Unfortunately, this slogan is not optimal inside the above matrix because it’s addressing people who are already informed who have already decided. It isn’t memorable, it doesn’t include the key benefits of the tooling, and it doesn’t differentiate the language in any way. This isn’t great marketing.
Outside of the official site, one narrative overwhelmingly dominates all others: Haskell offers “correctness” and code written in Haskell is more correct than code written in other languages. Indeed, this viewpoint in and of itself would normally be a meaningful and succinct statement of value if it didn’t go completely against the grain of where software has been heading over the last 15 years.
This will be a bitter pill to swallow for many Haskellers but outside of very few domains, software correctness doesn’t matter. Software deals worth hundreds of millions of dollars are done based on little to no code and are sold as successes even if they’re failures. Around 66% of enterprise software projects fail or are vastly over budget1. Increasing labour costs means that the only thing that overwhelmingly matters is time-to-market. In other words, managing a software project isn’t about correctness or engineering anymore: it’s about running a risk portfolio of distressed assets. It’s true that if you’re managing a software project the choice of tools does matter, but this choice pales in comparison to the following simpler ways to mitigate risk:
The above factors overwhelmingly dominate decision-making for software projects and these feed back into the choice of tooling. If the talent pool is illiquid or geographically locked, that’s a non-starter. If there isn’t a large corporate vendor to go to to sign up for a support contract, then that’s a non-starter. If there isn’t a party to sue as an insurance policy against failure, then that’s a non-starter. These are existential problems for small, organic ecosystems that don’t have large corporate backing.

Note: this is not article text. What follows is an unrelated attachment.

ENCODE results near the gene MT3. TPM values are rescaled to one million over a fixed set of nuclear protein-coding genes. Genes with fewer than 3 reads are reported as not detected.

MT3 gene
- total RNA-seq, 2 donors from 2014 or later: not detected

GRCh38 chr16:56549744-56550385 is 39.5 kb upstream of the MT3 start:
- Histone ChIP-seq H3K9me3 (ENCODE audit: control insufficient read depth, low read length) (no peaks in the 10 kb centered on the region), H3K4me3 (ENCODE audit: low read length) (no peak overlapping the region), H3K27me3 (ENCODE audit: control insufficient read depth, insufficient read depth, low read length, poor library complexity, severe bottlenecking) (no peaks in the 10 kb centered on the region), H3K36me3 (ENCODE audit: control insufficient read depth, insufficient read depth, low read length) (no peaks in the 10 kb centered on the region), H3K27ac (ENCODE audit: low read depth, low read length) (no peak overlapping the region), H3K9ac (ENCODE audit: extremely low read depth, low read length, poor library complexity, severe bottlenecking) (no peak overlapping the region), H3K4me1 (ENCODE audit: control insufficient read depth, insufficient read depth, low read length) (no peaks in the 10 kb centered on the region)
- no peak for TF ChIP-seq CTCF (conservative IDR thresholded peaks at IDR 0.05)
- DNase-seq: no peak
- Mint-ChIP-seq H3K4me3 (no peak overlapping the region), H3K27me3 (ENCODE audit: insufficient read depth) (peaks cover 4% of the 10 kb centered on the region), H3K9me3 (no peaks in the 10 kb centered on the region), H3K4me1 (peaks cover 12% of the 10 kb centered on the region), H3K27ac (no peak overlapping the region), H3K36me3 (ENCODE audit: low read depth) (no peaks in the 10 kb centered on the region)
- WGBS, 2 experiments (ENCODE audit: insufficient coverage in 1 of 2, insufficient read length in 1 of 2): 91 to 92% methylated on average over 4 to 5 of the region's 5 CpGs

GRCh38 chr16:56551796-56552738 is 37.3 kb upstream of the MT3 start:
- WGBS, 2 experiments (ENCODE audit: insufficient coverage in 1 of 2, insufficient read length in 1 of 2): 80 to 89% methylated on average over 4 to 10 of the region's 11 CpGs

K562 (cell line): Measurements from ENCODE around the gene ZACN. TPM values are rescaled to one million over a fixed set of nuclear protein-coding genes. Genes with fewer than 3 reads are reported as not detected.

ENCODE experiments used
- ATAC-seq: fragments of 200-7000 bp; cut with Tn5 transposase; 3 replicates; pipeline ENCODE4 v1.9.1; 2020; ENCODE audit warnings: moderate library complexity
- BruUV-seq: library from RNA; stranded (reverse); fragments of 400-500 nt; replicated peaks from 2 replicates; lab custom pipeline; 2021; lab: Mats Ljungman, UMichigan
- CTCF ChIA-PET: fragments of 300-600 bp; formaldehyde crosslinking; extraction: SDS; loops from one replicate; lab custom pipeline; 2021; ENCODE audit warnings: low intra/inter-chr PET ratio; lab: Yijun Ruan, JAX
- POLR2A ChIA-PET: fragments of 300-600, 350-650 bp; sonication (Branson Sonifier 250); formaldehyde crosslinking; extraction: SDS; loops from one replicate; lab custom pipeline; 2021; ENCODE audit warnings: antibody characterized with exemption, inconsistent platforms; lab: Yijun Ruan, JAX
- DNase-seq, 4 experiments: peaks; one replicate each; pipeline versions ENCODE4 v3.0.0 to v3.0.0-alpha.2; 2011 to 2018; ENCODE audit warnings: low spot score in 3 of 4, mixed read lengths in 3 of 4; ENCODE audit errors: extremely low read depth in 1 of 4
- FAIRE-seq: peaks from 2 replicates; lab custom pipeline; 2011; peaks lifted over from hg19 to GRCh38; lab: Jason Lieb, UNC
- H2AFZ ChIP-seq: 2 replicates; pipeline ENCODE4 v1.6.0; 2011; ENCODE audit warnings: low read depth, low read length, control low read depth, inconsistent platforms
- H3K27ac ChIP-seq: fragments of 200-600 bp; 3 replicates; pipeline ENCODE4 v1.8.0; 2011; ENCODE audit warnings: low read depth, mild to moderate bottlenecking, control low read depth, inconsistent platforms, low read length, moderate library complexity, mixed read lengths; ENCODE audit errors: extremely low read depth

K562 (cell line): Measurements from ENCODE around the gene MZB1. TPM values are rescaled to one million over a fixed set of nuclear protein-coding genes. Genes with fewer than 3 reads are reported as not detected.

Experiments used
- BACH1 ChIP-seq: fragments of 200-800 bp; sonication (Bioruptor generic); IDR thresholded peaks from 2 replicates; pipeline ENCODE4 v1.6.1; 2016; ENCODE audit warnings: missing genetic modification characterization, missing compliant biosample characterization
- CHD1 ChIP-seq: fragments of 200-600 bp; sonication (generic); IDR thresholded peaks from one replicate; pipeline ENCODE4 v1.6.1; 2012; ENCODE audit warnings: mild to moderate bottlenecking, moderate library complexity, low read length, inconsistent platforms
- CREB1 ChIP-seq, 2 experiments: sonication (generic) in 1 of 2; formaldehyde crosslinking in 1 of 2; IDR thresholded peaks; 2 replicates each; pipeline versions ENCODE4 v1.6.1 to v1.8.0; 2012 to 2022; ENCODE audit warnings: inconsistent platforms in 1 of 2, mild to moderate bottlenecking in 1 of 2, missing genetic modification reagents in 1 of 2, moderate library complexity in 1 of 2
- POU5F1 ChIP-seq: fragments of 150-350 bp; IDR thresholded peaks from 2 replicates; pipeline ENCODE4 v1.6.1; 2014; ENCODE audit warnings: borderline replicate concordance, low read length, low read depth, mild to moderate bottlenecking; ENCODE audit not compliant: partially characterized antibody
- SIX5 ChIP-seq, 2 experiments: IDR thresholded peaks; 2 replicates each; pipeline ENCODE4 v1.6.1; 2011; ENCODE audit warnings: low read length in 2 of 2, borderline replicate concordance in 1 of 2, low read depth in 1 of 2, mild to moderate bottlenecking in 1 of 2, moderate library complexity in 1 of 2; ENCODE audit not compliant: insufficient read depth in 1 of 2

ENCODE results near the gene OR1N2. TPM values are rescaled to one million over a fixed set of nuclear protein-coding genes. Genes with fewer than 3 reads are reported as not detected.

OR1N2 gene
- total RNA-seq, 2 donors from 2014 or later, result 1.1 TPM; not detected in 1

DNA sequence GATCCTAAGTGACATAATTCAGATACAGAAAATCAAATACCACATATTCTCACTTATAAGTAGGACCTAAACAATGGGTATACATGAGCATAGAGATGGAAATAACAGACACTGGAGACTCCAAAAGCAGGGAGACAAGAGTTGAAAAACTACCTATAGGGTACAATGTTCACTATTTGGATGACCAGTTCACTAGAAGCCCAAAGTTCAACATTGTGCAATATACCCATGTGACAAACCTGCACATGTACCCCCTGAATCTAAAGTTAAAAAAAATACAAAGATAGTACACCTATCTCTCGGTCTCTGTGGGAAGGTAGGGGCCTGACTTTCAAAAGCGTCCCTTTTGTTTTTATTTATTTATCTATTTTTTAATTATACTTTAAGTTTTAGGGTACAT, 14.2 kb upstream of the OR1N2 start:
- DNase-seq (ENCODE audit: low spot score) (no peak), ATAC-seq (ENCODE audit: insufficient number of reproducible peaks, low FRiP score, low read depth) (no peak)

The bottom line is that rather than using more correct tools and engineering practices, it is simply far easier and more economical to hedge software risk with non-technical approaches. Moreover, if you throw enough bodies writing Java at a project for a long-enough period of time, it will produce a result or fail with a fairly predictable set of cashflows, which is itself a low quantifiable risk that’s very easy for a business to plan for. Thus, the economics of corporate software and a management culture that has fully embraced neo-Taylorism are in contradiction with the Haskell narrative that correctness through engineering excellence are the most important goals.
The “Simple Haskell” doctrine offers a new take on Haskell’s industrial stagnation, proscribing various fixes for the technical problems that prevent the language from seeing wide adoption. While I’ve read these arguments and there are some genuinely thoughtful critiques involved, I can’t help but feel it’s a bit backwards. What I see are manifestos from engineers writing about problems for other engineers, under the assumption that changing engineering practices will somehow change the situation that gave rise to these problems in the first place. Changing our engineering practices isn’t going to save us.
The fundamental question is: how will the community present the language in a way that gives it any industrial relevance in the 2020-2030 era? How will the next generation of engineers shape the Haskell narrative so that we don’t have to restrict ourselves from these advanced tools we have? We do have an advanced compiler and we have tools to build correct software, but these are not enough to foster adoption. We will also need some equally clever marketing beyond just “correctness”.
In Pritikin’s book there’s one advertising slogan that comes off as most applicable to Haskell:
There is a steak in every hot dog.
This statement is intrinsically deceptive but hints at a deeper truth. We could sell Simple Hot Dogs to the masses, but what is the “steak” for Haskell that will make you want to buy that brand over others? What is Haskell’s marketing slogan and key differentiation for the new decade?